• Strive for perfection: This principle of lean methodology asks businesses to work towards perfecting the design, development and manufacturing of their products and services, limiting defects or flaws. By striving for perfection, organizations can deliver more value to customers and help inspire future sales.

Read More: Lean Project Management: Definition, Principles and Tips

Benefits of combining agile and lean methodologies

There are many benefits of combining agile and lean methodologies, as they involve many of the same goals and principles. Businesses that can combine both methodologies are more likely to create products that are functional, high quality and delivered to customers as soon as they are available. With lean methodology's focus on creating efficient value streams and agile methodology's focus on creating effective motivated teams, the combination of both strategies allows for businesses to compete at a higher level within their markets, increasing their long-term profit margins and total revenue.

Related: What Is Agile Project Management?

Tips for combining agile and lean methodologies

Here are some tips for combining the principles of agile and lean methodologies:

Focus on improvements

Agile and lean methodologies both focus on continuously seeking to improve processes within the supply chain. This may mean creating teams that consistently seek feedback from each other in order to implement any required changes as quickly as possible, or providing customers with the opportunity to give feedback in order to create better products in the future. Organizations can achieve this focus on improvements by establishing a culture that encourages change and non-judgemental collaboration.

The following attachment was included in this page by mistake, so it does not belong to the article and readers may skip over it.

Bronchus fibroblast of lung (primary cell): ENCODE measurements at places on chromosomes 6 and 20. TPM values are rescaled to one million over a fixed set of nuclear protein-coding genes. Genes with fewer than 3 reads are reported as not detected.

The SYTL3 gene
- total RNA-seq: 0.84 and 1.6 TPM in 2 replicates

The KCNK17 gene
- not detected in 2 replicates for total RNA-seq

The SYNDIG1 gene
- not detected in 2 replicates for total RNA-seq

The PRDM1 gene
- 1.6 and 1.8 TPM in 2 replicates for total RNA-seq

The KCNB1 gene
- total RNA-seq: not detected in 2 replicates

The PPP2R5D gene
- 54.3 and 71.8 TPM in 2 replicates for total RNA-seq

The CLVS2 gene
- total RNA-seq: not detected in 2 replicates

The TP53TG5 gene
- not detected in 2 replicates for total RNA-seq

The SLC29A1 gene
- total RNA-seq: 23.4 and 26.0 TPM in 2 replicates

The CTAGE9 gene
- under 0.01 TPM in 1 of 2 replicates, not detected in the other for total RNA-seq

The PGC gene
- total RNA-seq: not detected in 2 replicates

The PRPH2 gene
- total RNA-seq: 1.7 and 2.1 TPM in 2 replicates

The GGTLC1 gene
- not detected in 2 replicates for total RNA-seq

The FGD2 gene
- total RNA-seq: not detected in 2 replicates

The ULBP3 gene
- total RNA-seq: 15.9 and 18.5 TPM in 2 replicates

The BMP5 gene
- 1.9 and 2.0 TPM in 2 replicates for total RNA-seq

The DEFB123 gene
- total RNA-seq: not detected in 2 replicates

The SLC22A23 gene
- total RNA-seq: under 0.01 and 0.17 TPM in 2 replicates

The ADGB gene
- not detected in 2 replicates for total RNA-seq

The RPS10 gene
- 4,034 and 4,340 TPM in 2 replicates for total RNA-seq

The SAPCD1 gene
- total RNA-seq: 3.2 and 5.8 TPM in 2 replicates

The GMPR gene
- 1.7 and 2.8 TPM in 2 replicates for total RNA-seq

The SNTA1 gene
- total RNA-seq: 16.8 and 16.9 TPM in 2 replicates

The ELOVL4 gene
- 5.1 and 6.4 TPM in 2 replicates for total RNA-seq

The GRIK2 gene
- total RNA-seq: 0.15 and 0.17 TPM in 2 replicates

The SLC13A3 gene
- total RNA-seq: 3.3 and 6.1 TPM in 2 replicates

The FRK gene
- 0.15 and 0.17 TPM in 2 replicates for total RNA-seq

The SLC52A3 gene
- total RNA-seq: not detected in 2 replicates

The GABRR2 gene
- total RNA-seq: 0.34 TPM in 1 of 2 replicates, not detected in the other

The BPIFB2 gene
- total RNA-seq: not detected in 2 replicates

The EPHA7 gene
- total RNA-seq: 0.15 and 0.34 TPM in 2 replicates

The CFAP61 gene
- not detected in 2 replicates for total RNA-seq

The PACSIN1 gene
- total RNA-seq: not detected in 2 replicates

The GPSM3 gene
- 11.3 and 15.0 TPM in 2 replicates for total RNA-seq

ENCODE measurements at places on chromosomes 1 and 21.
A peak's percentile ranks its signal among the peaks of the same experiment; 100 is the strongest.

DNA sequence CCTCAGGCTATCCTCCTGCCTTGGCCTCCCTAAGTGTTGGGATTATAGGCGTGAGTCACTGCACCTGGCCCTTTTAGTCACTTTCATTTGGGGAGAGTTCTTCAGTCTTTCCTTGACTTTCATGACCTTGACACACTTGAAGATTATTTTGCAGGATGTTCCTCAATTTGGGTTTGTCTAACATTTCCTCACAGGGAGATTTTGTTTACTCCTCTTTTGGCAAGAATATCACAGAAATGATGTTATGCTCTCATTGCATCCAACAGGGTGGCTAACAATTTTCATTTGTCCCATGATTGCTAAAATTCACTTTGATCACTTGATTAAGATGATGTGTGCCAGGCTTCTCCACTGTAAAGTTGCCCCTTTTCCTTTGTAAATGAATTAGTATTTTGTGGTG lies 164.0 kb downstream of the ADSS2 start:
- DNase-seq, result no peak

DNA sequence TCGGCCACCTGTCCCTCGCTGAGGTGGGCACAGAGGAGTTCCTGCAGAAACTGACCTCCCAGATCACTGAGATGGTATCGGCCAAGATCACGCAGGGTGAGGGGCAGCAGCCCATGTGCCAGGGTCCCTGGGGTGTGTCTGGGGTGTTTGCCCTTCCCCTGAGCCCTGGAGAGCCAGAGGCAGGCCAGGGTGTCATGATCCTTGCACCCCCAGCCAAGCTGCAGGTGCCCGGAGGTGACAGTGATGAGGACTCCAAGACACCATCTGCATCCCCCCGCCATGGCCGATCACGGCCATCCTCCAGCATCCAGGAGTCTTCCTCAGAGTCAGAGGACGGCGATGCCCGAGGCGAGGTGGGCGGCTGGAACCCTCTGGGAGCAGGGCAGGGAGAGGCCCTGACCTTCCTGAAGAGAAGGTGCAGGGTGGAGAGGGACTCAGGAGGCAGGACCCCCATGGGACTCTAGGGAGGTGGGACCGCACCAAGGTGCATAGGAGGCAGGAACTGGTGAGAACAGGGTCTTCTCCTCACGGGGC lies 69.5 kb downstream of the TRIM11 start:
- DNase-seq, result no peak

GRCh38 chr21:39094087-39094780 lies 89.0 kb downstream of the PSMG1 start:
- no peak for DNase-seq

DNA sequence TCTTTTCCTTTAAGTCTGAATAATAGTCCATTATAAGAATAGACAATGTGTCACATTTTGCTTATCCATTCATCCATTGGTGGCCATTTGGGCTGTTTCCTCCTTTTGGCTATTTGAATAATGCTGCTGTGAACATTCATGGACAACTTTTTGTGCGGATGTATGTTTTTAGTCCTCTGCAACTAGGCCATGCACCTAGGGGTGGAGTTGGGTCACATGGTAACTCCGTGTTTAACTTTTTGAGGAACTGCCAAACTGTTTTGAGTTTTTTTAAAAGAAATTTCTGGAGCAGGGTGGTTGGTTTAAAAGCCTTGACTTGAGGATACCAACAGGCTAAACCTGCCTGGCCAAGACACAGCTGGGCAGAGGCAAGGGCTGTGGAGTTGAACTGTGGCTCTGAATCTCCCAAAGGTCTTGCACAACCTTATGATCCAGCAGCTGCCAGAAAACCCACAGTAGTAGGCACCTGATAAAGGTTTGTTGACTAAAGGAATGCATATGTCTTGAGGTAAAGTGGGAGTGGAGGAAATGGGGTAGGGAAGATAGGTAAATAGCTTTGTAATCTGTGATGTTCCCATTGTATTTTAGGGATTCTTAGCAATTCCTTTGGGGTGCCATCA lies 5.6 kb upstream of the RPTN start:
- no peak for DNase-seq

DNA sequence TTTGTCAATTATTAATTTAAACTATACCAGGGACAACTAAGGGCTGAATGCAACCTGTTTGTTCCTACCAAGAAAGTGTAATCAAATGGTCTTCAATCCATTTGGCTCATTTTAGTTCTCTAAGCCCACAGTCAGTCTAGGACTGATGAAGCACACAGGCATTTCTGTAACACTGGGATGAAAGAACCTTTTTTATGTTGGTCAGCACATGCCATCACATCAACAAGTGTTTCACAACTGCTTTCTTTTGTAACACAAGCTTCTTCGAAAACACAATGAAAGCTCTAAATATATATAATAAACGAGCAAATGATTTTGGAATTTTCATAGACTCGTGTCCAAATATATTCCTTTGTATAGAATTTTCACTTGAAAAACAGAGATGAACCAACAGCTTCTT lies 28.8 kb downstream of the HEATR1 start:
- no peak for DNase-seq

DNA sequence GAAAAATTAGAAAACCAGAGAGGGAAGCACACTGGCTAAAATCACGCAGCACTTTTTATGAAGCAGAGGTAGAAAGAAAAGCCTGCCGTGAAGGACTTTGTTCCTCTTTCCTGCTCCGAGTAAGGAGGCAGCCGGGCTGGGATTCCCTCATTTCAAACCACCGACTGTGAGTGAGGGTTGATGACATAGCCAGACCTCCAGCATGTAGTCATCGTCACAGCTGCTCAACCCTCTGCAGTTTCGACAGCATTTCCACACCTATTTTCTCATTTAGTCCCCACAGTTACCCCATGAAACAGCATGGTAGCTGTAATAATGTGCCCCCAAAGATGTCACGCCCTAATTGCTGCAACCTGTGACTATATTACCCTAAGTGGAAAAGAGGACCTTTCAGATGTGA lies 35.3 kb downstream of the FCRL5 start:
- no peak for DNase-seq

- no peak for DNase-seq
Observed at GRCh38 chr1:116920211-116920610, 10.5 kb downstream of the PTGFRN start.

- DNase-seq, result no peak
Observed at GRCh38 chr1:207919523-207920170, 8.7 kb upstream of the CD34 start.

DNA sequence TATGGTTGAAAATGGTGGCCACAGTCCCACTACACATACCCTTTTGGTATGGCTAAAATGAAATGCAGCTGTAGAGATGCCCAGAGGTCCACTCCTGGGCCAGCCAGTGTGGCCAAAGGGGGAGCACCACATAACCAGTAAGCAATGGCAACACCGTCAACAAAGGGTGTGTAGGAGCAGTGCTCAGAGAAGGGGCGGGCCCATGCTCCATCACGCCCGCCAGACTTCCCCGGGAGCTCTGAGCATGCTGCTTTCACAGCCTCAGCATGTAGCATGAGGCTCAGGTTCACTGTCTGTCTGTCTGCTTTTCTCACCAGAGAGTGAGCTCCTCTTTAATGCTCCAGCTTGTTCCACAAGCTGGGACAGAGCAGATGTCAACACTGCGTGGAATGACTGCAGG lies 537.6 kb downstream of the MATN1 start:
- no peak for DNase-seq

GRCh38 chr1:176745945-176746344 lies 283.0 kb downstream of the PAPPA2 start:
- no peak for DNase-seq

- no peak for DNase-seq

Related: Kanban vs. Agile: Which Project Management Method Is Right for You?

Balance autonomy with teamwork

Both agile and lean methodologies encourage businesses to build teams that can create sustainable value for customers. Agile methodology asks businesses to trust their employees to self-organize into motivated and efficient teams, while lean methodology asks businesses to create teams that can transition products smoothly through all portions of the supply chain. By combining these principles, businesses can focus on developing teams that know how to work well together in order to achieve common goals, while trusting them to work independently to complete their individual responsibilities.

Explore more articles